Conflict as an Identification Strategy
18 Pages Posted: 24 Oct 2018 Last revised: 13 Mar 2019
Date Written: January 7, 2019
The consequences of conflict (international and domestic) for political and economic outcomes is an important concern for scholars and policymakers. But establishing causal relations with the data typically available is an effort that is plagued by endogeneity concerns, thus restricting the scope of empirical conflict studies. A prominent feature of most theories of conflict is uncertainty, which implies an inherent randomness that is not predictable ex ante to combatants or researchers. Consequently, there may be random variation which can provide a source of exogenous variation for some political and economic outcomes related to conflict. We identify two distinct sources of risk that produce qualitatively different kinds of natural experiments. First, incidence risk is the uncertainty regarding whether a crisis escalates into violence, and arises from private information between potential combatants. Second, result risk arises from imperfect information about the ultimate outcome of conflict, which implies that the initiation of conflict essentially triggers a lottery. We discuss the kinds of natural experiments that emerge from these sources of uncertainty and ways they can (and cannot) be used.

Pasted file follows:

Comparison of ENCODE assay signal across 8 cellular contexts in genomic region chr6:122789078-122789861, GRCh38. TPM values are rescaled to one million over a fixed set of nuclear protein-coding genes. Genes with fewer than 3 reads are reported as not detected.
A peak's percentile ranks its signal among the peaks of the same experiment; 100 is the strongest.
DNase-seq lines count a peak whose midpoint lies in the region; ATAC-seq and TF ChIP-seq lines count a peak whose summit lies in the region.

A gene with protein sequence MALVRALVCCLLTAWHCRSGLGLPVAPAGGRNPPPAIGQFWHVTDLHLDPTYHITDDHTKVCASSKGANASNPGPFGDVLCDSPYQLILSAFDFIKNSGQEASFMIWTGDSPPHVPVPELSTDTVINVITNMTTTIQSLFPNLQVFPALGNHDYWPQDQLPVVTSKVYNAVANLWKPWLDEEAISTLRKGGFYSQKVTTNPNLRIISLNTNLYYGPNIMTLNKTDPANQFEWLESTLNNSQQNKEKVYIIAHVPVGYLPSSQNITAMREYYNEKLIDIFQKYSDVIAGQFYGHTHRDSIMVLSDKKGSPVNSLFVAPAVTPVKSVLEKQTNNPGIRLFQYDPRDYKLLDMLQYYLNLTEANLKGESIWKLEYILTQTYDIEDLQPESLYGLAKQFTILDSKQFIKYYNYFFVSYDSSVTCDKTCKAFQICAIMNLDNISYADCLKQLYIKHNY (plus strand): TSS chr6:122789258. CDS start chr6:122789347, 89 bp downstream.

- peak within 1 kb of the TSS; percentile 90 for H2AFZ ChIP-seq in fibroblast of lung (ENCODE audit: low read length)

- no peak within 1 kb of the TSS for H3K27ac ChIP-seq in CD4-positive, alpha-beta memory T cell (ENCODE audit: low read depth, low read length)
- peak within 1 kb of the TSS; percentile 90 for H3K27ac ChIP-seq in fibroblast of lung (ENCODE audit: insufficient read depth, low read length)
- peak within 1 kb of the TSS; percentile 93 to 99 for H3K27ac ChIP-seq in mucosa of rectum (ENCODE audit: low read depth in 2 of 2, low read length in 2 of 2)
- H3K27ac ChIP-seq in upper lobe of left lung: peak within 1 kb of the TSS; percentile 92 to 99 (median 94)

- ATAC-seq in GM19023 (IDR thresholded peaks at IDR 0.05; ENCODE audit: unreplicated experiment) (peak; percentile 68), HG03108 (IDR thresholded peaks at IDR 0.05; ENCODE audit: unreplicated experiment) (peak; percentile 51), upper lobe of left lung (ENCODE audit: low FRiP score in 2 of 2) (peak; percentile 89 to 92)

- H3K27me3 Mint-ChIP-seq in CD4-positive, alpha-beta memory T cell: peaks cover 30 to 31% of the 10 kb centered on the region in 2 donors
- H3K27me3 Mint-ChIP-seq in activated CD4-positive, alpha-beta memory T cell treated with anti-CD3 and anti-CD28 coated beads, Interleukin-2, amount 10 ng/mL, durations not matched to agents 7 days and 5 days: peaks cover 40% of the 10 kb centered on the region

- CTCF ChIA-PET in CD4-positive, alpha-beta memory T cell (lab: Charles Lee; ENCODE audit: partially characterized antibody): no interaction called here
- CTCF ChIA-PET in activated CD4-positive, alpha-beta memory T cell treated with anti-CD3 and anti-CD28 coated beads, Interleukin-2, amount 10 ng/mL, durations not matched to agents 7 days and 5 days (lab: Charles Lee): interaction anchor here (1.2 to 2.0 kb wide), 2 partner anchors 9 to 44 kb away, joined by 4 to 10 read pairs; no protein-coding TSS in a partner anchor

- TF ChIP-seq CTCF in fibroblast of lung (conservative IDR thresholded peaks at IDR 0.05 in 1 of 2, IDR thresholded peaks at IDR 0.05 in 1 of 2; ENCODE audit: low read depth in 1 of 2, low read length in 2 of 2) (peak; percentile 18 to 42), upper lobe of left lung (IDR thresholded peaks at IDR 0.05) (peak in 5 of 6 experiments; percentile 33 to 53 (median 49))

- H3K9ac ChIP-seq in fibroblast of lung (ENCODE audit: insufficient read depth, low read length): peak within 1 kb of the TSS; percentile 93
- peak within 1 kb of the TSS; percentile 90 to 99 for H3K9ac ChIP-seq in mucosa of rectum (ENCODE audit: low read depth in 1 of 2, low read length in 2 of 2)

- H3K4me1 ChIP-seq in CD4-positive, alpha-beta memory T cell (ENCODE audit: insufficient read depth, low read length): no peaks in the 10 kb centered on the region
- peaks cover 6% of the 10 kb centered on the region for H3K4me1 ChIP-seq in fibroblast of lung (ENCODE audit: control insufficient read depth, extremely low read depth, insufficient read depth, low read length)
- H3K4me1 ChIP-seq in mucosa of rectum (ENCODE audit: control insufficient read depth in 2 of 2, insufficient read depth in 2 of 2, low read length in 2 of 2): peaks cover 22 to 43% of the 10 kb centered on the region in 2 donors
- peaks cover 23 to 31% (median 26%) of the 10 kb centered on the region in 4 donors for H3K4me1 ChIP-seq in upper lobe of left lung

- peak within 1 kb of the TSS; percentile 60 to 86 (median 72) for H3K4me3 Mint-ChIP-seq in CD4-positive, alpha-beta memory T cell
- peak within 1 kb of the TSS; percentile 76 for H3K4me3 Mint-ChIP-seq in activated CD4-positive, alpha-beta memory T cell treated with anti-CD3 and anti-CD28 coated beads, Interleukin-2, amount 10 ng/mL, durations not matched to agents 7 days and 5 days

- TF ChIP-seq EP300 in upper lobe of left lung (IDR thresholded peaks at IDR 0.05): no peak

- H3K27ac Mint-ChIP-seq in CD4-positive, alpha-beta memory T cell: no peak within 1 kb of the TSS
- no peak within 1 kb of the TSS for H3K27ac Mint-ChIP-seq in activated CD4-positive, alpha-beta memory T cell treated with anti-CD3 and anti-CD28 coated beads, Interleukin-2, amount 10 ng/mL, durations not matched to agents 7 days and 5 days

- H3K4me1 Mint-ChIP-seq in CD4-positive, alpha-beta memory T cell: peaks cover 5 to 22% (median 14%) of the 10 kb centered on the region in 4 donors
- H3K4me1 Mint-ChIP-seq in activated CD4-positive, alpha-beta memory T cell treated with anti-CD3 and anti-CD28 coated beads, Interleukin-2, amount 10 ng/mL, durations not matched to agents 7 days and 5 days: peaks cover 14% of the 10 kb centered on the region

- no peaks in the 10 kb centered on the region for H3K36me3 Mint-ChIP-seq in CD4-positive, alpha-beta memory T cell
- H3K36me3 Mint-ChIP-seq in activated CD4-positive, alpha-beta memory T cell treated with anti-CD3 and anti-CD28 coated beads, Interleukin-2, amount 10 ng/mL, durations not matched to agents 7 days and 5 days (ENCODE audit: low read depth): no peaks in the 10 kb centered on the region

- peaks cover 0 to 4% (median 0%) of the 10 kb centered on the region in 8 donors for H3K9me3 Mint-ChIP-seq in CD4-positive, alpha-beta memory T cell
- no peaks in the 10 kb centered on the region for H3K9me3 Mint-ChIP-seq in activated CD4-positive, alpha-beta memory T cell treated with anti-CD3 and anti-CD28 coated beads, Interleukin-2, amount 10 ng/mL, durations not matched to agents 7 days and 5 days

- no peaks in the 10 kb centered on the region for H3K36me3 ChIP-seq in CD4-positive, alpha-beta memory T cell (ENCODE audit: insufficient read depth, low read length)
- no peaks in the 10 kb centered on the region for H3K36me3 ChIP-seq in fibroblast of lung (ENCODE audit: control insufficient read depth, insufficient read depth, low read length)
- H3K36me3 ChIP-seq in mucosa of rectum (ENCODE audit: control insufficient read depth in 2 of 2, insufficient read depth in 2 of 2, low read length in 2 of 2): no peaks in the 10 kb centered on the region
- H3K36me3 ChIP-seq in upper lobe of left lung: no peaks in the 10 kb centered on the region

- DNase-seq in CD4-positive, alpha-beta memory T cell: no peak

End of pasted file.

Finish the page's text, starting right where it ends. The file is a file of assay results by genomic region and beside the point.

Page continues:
Keywords: Conflict, Natural Experiments, EITM
JEL Classification: C7, C9, D74
Suggested Citation: Suggested Citation